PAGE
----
Framing health care reform anew

Byline: | Category: 2012, Government, Taxes & Spending | Posted at: Friday, 30 March 2012

Via Glenn, I learned of the Investor’s Business Daily editorial today advising the GOP to quickly get its own health care plan.  An excerpt:

If the Supreme Court chucks ObamaCare entirely, which looks increasingly likely, Republicans will finally have a chance to redefine the debate. But only if they get educated and put together reform ideas now. . .

For too long, Democrats have defined the health care issue, depicting the U.S. system as an unfettered market where costs run wild, insurers rip off consumers and deny coverage to tens of millions, and big-government “reforms” are desperately needed. None of it is true.

Not only is it politically expedient for Republicans to do so, if you believe, as I do, that the Supreme Court is a political animal (unfortunately), then having a viable plan makes it more likely that those justices on the fence between amending Obamacare or destroying it, will choose the latter option, knowing that a Plan B is on the way.

So what should such a plan look like?  It should look as much like a free market as possible.  For anything else simply transfers costs and is eventually unsustainable.  Here I think are some general rules:

1.  States should not be allowed to deny out-of-state coverage.  Today a Cincinnatian, for example, is not allowed to drive two miles south to Northern Kentucky to buy cheaper coverage there.  All fifty states have erected insurance moats around their borders in order to protect the insurers who operate within.  Aside from alcohol, the interstate sale of no other product is so highly regulated by the individual states.  Thus, the health insurance market is fragmented, inefficient, and expensive.  Furthermore, there is absolutely nothing anti-constitutional or anti-conservative about denying this power to the states.  In fact, it’s clearly there in the Commerce clause, and is exactly the kind of thing that the Founders specifically wanted to have happen so that the states couldn’t create their own virtual protective tariffs.

2.  There should be no minimum coverage requirements other than for uncapped catastrophic care.  The various states today demand between 13 and 70 specific coverages be included in each of their state-approved policies.  Insurance is for things you can’t afford, you save money for things you can predict.  To make an auto insurance analogy: insurance exists to replace the car, not to replace the tires.  Some people will want to opt for “cadillac” coverage.  Fine.  Let them pay for it.  But by not requiring that everyone carry the same expensive plan, more people who either don’t want or don’t need the gold-plated coverage will be able to afford basic coverage that protects them against the worst case.  But wait:  aren’t there some things that insurers should include because they save money in the long run?  Like birth control, to pick a recent example?  No.  If they are in fact cost savers, then smart insurance companies will include them.  Good companies don’t need a federal mandate to make good business decisions.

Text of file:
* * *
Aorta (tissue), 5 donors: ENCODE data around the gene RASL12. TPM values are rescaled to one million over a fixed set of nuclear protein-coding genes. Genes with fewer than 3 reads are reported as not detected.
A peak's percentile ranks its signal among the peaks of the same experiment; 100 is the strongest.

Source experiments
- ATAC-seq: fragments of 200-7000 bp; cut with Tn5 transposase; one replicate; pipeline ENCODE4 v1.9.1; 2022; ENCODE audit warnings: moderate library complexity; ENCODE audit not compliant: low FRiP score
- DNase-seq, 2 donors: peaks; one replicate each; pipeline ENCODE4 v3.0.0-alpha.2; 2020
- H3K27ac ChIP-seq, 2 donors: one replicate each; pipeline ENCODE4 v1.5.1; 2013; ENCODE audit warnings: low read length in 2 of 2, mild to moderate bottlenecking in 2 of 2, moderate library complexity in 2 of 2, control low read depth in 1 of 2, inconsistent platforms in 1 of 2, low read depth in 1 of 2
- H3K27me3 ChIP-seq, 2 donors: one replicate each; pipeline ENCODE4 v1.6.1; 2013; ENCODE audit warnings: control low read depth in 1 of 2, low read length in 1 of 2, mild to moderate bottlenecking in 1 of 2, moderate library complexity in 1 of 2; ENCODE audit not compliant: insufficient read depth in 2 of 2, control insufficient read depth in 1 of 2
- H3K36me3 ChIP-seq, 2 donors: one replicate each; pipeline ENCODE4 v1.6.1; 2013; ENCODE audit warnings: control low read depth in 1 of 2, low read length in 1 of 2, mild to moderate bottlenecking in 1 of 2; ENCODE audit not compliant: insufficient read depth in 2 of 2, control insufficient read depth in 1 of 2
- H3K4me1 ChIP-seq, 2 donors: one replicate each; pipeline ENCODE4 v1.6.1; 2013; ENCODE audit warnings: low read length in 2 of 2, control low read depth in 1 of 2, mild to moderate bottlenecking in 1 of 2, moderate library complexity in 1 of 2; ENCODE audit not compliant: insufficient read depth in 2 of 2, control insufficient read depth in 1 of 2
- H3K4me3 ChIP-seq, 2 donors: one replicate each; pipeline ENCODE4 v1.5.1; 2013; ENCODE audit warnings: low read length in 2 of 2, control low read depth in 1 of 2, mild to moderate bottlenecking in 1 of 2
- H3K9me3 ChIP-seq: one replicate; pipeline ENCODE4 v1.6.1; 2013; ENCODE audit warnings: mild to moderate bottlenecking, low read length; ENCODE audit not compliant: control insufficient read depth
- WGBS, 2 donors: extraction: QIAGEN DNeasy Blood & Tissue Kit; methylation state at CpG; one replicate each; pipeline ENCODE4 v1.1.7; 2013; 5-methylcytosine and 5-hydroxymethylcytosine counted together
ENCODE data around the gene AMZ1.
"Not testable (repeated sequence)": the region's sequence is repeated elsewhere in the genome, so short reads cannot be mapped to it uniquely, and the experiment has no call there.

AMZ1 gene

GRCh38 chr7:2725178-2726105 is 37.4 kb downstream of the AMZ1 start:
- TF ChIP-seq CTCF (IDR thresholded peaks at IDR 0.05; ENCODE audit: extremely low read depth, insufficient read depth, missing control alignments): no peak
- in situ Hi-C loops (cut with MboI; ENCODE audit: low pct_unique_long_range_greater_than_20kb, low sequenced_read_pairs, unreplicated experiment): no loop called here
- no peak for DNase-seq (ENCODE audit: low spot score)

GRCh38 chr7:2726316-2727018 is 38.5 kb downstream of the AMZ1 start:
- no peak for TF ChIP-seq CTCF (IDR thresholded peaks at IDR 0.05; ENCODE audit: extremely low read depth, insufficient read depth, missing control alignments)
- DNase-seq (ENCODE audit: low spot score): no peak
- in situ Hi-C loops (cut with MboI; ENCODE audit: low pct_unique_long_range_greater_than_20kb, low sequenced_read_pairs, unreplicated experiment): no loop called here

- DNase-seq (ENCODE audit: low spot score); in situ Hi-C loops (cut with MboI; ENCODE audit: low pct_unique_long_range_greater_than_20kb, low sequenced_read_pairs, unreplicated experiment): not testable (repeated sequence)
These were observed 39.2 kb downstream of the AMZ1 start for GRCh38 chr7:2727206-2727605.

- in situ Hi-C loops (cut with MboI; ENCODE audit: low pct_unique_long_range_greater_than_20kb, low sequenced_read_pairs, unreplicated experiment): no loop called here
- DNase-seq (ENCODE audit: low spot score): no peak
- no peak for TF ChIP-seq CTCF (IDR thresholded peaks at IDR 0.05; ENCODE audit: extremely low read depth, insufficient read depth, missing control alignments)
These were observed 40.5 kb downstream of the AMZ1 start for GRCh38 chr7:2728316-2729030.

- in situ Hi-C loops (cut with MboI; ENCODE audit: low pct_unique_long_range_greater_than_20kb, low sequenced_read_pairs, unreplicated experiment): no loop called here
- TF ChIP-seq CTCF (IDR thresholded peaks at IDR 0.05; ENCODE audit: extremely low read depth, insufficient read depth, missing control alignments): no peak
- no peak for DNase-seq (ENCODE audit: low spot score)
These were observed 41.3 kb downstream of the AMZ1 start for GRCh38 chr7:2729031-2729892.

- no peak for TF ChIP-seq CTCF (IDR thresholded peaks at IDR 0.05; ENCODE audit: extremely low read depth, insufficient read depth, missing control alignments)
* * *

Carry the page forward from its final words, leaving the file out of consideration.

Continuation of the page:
3.  The cost of insurance should be borne by the user.  Ideally, people should buy their own coverage, making them more alert shoppers.  If your employer was buying your groceries for you, you wouldn’t care what else they bought as long as they included the things you want and need.  But if you’re buying your own groceries, you’re far more scrutinizing about what goes in your basket.  Additionally, paying for your own insurer incentivizes you to make healthier choices.  Why quit smoking, for example, if I don’t have to pay more for coverage?  Ultimately, the deductability of employer-provided health insurance costs needs to go away.

4.  Health insurance should be portable.  Dovetailing with the last item, if you yourself provide your own insurance, you’re less tethered to a job.  That’s good for the economy too.  Now, if we can just figure out how to get people untethered from their houses . . .

5.  Allow states to cap the amount of mandatory care that medical professionals are required to provide to the uninsured.  This is the most controversial part of my plan, some would say immoral.  But when you think about it, this is no different than the “death panels” that were a feature of Obamacare–and those were for people with insurance!  If the Supreme Court doesn’t allow the health insurance mandate (and they shouldn’t), then there must be an incentive that pushes the uninsured toward buying insurance, as well as protects insurers and the insured from extreme damages by those who still won’t.  Pick a number:  a quarter-million a year, a million dollars a lifetime, something, but cap what insurers and taxpayers have to absorb for those who don’t pay into the system.  Anything else would be immoral.

So there you have it: five easy things to get health care back on the right track.  And it’s less than 2,700 pages, meaning that when it goes up to the Supreme Court for review, reading the legislation doesn’t violate the Eighth Amendment.

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One Response to “Framing health care reform anew”

  1. michael Says:

    Point #5 is where the rubber meets the road in my opinion. Health providers can’t turn away those “in need” in certain cases, so they just raise fees for service to those who can pay, or have insurance. Some of this is unavoidable in the real world, but it conflicts with the idea of free choice. No one wants to pay for Health Insurance when they are (young) healthy. But the free choice model would only work if people truly had to live with their choices, even when they turn out to have been unwise.